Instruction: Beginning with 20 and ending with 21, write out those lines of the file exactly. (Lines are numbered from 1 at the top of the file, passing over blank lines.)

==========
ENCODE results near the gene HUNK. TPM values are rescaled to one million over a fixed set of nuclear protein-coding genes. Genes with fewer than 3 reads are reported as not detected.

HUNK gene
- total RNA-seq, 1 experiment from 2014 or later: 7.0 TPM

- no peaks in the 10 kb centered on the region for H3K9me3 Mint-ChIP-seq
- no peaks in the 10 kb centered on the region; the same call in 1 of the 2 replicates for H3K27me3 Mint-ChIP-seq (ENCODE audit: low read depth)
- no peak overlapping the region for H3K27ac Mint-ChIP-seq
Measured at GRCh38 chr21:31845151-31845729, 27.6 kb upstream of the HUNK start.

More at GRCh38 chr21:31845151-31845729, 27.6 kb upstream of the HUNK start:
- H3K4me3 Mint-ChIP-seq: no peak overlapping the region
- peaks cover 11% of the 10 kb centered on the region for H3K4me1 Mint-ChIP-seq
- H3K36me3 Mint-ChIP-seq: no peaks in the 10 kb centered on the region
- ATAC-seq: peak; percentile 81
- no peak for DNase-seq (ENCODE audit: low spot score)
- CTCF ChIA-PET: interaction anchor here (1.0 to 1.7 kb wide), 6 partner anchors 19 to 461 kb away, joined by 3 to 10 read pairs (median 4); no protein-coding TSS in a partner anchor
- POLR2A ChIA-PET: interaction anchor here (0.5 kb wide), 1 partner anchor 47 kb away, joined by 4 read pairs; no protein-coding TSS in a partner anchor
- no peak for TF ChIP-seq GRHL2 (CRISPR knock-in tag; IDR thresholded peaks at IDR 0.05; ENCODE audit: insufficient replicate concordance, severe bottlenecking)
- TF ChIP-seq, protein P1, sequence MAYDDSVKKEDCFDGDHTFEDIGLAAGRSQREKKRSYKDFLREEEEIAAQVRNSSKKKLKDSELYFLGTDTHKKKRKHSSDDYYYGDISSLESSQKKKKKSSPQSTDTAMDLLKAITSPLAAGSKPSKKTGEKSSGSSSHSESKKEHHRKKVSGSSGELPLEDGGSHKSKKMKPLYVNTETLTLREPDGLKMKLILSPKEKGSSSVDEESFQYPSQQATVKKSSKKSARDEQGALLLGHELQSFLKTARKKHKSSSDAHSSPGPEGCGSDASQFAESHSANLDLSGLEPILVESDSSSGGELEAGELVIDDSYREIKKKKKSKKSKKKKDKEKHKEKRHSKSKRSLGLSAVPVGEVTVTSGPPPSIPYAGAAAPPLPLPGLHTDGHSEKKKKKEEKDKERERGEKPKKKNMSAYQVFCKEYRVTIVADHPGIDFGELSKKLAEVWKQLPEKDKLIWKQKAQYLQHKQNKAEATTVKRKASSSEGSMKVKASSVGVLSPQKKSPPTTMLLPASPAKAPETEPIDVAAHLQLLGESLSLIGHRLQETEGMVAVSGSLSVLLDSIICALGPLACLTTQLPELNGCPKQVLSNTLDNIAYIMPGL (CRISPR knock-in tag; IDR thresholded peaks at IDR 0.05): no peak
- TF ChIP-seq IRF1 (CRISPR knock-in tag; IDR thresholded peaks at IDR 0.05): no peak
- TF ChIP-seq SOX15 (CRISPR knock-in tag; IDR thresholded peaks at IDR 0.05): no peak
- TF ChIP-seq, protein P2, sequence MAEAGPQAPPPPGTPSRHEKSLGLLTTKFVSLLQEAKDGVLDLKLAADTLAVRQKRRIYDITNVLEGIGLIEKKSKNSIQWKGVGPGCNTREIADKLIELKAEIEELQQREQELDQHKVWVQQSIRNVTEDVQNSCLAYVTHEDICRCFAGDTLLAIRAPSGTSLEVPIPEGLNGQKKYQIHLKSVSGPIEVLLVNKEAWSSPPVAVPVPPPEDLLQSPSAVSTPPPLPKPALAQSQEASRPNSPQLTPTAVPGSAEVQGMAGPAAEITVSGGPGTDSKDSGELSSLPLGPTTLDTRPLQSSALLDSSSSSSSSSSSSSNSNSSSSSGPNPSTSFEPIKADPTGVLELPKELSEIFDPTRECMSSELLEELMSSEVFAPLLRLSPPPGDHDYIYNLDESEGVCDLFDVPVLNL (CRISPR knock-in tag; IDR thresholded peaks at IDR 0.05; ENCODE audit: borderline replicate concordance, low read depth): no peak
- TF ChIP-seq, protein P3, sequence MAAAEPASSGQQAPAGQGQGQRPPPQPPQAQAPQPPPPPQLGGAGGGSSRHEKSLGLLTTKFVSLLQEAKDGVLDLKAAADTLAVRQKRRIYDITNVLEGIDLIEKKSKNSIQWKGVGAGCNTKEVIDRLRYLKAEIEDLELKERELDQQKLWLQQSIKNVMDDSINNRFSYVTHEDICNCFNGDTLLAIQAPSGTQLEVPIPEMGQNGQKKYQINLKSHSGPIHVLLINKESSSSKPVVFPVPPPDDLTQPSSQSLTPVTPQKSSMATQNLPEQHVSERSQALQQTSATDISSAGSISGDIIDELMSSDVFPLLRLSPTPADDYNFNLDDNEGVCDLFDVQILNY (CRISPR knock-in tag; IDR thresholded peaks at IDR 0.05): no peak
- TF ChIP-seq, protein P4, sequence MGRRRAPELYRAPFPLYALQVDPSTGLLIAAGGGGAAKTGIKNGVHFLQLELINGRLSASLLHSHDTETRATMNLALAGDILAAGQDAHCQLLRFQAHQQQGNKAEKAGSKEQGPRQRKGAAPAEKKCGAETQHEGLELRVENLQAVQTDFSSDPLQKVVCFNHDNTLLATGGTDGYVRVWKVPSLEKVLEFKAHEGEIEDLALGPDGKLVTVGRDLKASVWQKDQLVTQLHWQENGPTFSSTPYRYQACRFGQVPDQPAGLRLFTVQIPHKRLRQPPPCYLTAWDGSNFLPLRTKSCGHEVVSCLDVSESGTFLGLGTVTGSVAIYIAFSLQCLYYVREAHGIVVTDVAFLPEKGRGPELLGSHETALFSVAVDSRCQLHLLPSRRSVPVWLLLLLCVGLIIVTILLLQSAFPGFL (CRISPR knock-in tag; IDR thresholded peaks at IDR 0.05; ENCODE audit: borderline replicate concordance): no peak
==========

- TF ChIP-seq, protein P2, sequence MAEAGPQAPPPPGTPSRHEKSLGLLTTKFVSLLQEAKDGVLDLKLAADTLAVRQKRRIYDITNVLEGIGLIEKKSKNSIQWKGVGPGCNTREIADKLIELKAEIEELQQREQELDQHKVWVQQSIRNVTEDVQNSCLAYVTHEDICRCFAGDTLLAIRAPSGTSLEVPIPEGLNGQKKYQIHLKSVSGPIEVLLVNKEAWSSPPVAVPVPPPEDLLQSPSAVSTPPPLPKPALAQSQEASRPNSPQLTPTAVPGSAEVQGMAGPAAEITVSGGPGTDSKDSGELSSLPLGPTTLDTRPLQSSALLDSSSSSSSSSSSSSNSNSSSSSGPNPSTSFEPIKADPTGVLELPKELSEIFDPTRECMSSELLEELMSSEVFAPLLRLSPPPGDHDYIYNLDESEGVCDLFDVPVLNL (CRISPR knock-in tag; IDR thresholded peaks at IDR 0.05; ENCODE audit: borderline replicate concordance, low read depth): no peak
- TF ChIP-seq, protein P3, sequence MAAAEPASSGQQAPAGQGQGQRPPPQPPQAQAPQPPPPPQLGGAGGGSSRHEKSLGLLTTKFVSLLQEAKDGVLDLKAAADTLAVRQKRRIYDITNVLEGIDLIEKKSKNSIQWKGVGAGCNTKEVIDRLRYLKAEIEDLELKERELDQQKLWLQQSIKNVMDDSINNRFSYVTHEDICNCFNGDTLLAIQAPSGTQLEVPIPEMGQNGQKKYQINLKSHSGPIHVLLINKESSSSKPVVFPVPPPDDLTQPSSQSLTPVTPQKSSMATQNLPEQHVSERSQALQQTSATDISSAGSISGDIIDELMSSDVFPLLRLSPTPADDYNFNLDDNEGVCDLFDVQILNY (CRISPR knock-in tag; IDR thresholded peaks at IDR 0.05): no peak